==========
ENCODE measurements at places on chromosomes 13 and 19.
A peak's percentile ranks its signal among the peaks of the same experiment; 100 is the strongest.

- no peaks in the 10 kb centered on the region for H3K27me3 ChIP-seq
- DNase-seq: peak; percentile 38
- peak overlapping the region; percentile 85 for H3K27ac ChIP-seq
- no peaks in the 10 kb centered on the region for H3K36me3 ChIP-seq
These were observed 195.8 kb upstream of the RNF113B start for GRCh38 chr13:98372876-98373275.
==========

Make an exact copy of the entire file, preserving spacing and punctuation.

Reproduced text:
ENCODE measurements at places on chromosomes 13 and 19.
A peak's percentile ranks its signal among the peaks of the same experiment; 100 is the strongest.

- no peaks in the 10 kb centered on the region for H3K27me3 ChIP-seq
- DNase-seq: peak; percentile 38
- peak overlapping the region; percentile 85 for H3K27ac ChIP-seq
- no peaks in the 10 kb centered on the region for H3K36me3 ChIP-seq
These were observed 195.8 kb upstream of the RNF113B start for GRCh38 chr13:98372876-98373275.